Why we do what we do
I thought I'd share my latest Common Sense Journalism column, the other part of the CSJ megaplex. Happy holidays !
Why we do what we do
by Doug Fisher
I opened the paper the other day and suddenly felt like singing the line from “American Pie”: “Bad news on the doorstep. I couldn’t take one more step.”
There was a pumpkin shortage for Thanksgiving. Fearful of child molesters in its volunteer ranks, the post office had stopped answering children’s letters to Santa from North Pole, Alaska.
And of course there was the constant drumbeat of stories about how the news business is struggling.
What next? No Santa Claus?
Then came the student, arm outstretched, cell phone in hand, screen pointed at me.
“Look,” he commanded.
Only there was a big grin on his face. And on the screen was one of the most beautiful things I’ve seen in a while – a picture of a 3-inch hump of asphalt painted yellow and stretching across a street. A speed hump.
Before you question my aesthetics, or my sanity, let me explain.
Each semester, students in my public affairs reporting class must generate some of their stories from a town or neighborhood. The student was one of three assigned to Washington Park, a subdivision about a mile from the University of South Carolina stadium. It’s mostly minority owned, largely surrounded by light industry and hemmed in by busy roads on either side. Lately it is being squeezed by new apartment developments catering to students.
In short, it’s the sort of place – and people – easily overlooked. You know them; you almost surely have them in your town or city.
The students were a bit apprehensive, and the residents a bit suspicious, so it was slow going at first. Even so, it didn’t take long before the young journalists got the scent.
The railroad that owned the property on which the community’s eponymous park sat had sold the land to another student housing developer. Efforts to find land for a new park were not going well. Little to nothing had been written about it.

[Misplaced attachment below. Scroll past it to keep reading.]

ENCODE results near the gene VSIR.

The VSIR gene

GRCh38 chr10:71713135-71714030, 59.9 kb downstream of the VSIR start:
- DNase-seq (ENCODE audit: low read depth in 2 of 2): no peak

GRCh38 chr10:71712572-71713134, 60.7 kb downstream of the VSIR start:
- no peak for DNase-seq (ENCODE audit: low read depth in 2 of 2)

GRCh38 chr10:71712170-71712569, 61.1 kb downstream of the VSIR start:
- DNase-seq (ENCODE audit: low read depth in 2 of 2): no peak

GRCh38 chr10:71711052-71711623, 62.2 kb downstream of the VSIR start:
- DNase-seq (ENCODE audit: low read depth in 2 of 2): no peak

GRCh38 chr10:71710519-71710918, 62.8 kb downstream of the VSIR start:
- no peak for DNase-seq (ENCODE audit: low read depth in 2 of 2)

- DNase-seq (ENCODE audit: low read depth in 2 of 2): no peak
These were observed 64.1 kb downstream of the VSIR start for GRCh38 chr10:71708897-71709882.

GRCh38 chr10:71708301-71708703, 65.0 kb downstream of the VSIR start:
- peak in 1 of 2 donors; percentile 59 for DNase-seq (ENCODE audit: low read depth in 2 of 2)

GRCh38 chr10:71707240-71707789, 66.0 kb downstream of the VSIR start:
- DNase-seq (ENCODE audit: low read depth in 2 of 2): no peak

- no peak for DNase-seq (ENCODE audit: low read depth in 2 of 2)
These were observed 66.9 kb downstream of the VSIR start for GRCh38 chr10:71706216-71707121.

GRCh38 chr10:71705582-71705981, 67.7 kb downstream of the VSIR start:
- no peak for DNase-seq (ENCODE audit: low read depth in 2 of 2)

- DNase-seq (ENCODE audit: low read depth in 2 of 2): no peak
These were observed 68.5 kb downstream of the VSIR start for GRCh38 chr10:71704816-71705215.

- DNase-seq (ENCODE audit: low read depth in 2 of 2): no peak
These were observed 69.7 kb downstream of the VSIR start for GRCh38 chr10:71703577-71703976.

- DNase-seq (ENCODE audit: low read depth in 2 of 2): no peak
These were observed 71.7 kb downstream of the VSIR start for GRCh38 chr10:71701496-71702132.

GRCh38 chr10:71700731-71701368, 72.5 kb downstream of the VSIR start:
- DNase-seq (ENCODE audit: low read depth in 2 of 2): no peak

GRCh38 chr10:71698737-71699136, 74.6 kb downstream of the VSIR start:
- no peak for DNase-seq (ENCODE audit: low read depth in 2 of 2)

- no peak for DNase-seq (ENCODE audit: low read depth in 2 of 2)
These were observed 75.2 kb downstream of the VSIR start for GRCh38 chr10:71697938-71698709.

Some residents were concerned about what they suspected were numerous sex offenders living nearby. State officials were touting their online sex offender database, but most of those in the neighborhood didn’t have computers or, if they did, online access.
And then there was the traffic. Residents said the once-quiet main street through the neighborhood had become a drag strip as drivers from those new apartment complexes cut through from one main road to another. They were concerned for the safety of their children and grandchildren, knowing that before long the park would be gone.
Neighborhood leaders said they had asked the county without success for two years to install speed humps.
So one of the students began asking questions.
And suddenly here was a speed hump.
It’s on a side street, not the main street, which still leaves some of the neighbors wondering what the county was thinking. Our young journalist is asking more questions.
So far, the county says it was a change in the way it pays for such projects, not the questions, that led to hump’s installation. The residents now think, a bit mistakenly, the student journalists can work wonders.
They might not say it this way, but what they really understand is the power of journalism. And our young journalists now understand that simply by asking questions and seeking answers, they can produce real change in the lives of people who otherwise might be overlooked.
And most of all, in this season of doubt about journalism, they understand a little better why we do what we do.
A hump of asphalt wrapped in bright yellow paint. Not what I expected to get for Christmas, but it turns out it’s going to be a good holiday season after all.